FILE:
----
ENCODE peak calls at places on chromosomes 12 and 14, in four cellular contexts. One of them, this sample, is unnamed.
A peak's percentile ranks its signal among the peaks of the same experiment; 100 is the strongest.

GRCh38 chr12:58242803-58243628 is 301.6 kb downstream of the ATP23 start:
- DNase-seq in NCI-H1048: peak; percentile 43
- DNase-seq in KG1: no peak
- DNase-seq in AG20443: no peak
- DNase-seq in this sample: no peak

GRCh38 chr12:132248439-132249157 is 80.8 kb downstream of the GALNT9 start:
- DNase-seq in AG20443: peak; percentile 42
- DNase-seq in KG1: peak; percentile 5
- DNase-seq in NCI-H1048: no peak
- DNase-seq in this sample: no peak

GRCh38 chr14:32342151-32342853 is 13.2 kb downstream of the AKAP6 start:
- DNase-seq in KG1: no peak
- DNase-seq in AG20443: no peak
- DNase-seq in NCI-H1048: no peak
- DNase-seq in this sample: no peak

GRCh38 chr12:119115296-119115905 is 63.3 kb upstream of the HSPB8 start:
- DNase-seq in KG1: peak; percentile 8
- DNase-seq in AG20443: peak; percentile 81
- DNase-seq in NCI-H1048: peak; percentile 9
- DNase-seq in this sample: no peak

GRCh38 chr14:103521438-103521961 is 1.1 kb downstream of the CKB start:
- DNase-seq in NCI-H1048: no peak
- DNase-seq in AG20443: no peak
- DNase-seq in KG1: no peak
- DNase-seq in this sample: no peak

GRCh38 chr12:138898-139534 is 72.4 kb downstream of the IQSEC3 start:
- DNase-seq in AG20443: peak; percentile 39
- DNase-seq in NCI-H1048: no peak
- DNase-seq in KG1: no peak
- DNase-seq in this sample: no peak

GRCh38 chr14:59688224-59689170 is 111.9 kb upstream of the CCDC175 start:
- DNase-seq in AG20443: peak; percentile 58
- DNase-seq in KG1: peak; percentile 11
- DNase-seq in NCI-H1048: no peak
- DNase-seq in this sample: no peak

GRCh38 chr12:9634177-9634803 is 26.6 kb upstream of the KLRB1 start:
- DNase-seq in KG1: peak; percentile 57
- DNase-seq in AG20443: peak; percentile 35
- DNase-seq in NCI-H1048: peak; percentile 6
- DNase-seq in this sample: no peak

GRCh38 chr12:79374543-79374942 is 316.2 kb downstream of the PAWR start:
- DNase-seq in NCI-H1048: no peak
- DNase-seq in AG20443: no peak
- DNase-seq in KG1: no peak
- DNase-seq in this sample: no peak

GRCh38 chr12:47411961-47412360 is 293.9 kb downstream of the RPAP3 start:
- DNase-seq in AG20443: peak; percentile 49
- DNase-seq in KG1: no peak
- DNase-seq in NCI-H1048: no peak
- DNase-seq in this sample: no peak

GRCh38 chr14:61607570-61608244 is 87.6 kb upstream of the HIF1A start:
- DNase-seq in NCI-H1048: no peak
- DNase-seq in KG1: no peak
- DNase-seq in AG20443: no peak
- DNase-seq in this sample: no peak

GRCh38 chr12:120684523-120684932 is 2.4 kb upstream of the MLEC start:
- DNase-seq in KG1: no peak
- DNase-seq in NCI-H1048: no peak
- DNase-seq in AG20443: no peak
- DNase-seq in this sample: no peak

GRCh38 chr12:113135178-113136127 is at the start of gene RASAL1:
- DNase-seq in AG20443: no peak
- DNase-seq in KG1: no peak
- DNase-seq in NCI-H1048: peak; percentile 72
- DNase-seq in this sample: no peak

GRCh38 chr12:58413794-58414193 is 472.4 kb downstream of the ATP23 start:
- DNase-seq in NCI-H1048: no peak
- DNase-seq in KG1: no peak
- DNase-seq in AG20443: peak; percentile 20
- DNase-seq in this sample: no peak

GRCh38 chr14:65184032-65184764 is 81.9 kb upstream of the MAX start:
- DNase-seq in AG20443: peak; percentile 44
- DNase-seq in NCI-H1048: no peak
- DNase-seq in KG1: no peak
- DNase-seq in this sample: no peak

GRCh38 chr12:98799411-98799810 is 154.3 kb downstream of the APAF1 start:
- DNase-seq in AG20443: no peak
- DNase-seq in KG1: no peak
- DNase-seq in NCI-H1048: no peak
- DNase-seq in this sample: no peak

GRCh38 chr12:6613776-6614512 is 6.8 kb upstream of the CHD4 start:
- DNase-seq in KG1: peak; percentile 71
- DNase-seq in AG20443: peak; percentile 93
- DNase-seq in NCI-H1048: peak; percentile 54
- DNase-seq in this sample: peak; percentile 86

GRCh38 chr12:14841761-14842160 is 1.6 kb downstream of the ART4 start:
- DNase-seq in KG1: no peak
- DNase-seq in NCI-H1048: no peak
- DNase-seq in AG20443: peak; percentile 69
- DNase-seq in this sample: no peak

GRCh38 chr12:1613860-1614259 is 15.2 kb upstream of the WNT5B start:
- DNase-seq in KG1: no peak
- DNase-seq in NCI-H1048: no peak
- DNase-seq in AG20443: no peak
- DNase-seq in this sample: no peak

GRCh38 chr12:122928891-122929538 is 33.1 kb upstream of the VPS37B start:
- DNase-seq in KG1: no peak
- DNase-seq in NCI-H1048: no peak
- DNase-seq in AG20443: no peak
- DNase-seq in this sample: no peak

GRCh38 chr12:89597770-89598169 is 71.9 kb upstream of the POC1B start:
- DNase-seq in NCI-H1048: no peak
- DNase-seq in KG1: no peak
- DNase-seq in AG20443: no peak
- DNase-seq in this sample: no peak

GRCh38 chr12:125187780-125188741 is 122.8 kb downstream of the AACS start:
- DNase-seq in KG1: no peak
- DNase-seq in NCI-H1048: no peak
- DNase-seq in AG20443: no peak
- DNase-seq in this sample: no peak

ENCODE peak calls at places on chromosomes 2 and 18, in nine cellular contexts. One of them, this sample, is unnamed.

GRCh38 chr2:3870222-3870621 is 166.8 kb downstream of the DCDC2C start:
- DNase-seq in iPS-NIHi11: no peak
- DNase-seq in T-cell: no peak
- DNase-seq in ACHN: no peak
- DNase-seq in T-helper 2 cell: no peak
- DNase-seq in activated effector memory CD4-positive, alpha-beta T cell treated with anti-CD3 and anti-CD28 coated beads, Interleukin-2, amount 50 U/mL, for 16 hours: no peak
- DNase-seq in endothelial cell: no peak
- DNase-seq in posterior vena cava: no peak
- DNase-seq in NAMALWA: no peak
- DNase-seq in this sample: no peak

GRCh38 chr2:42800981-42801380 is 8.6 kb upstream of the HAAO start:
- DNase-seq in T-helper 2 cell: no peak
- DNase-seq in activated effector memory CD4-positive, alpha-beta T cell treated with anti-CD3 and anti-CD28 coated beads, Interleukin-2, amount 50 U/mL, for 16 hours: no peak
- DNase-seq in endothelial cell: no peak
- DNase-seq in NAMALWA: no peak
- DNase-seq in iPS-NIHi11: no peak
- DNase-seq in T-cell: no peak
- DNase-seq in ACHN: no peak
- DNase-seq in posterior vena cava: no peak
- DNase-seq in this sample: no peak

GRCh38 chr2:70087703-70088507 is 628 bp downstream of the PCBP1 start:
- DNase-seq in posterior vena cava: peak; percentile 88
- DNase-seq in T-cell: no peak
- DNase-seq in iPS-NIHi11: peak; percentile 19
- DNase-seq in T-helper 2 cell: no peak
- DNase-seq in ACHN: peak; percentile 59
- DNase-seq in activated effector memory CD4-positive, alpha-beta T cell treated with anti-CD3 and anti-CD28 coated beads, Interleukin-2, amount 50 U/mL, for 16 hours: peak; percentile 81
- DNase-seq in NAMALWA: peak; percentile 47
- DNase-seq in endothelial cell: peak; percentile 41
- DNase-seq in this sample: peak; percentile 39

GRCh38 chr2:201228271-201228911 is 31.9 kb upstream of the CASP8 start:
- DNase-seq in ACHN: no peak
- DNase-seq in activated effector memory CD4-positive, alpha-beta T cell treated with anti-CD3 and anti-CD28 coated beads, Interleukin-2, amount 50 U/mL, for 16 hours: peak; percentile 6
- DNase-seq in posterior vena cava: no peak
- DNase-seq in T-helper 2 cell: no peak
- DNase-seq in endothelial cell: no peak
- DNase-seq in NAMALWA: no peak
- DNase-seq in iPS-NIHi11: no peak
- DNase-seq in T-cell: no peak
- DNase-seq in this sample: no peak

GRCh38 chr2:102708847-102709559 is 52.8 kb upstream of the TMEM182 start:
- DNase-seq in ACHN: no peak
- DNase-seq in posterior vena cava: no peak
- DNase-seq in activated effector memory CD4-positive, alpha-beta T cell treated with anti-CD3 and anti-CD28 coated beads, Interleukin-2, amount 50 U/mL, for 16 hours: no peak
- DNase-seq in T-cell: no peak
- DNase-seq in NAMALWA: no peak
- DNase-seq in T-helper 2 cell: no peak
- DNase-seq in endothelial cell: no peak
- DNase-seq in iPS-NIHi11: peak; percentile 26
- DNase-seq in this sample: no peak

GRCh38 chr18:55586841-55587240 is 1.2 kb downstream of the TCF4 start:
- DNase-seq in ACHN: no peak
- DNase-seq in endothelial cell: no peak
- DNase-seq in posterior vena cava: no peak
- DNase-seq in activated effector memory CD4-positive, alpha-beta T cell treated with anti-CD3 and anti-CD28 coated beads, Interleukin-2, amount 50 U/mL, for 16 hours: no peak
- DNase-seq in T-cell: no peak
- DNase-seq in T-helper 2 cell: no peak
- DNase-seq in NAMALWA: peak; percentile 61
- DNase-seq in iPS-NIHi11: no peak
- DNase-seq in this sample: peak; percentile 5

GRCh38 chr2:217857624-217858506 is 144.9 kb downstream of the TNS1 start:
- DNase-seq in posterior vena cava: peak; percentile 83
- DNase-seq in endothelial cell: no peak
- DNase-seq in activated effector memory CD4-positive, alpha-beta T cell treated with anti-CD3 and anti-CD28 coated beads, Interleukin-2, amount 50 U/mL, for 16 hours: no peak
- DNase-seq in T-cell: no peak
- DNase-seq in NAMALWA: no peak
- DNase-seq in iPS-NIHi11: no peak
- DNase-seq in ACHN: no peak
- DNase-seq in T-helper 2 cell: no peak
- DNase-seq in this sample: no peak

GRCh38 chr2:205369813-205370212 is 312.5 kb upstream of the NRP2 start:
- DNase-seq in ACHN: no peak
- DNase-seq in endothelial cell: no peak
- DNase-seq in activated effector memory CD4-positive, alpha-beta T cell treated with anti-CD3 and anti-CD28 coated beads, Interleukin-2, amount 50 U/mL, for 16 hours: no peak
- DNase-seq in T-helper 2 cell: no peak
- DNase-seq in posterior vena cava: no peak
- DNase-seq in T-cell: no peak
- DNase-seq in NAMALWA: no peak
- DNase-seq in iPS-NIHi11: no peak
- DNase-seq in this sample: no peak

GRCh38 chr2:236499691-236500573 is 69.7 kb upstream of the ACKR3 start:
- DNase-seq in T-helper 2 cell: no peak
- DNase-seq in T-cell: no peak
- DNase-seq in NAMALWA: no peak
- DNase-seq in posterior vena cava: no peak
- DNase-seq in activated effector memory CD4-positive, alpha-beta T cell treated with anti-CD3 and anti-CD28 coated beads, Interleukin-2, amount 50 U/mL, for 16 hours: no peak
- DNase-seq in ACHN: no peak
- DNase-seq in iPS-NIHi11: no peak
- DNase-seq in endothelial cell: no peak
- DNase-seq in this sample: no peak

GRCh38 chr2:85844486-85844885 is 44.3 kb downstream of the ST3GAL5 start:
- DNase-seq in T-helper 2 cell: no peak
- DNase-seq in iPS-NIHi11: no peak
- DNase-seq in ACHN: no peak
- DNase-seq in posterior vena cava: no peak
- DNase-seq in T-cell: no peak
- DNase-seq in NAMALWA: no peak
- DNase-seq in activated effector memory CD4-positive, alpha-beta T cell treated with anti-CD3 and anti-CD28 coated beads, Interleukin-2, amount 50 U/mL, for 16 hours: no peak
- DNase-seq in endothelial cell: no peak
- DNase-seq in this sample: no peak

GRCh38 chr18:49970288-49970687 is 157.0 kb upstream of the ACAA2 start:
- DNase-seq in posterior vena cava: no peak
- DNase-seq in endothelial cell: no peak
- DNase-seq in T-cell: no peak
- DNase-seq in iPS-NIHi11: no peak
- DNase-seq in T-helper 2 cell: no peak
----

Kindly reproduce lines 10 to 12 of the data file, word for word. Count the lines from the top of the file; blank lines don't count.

- DNase-seq in KG1: peak; percentile 5
- DNase-seq in NCI-H1048: no peak
- DNase-seq in this sample: no peak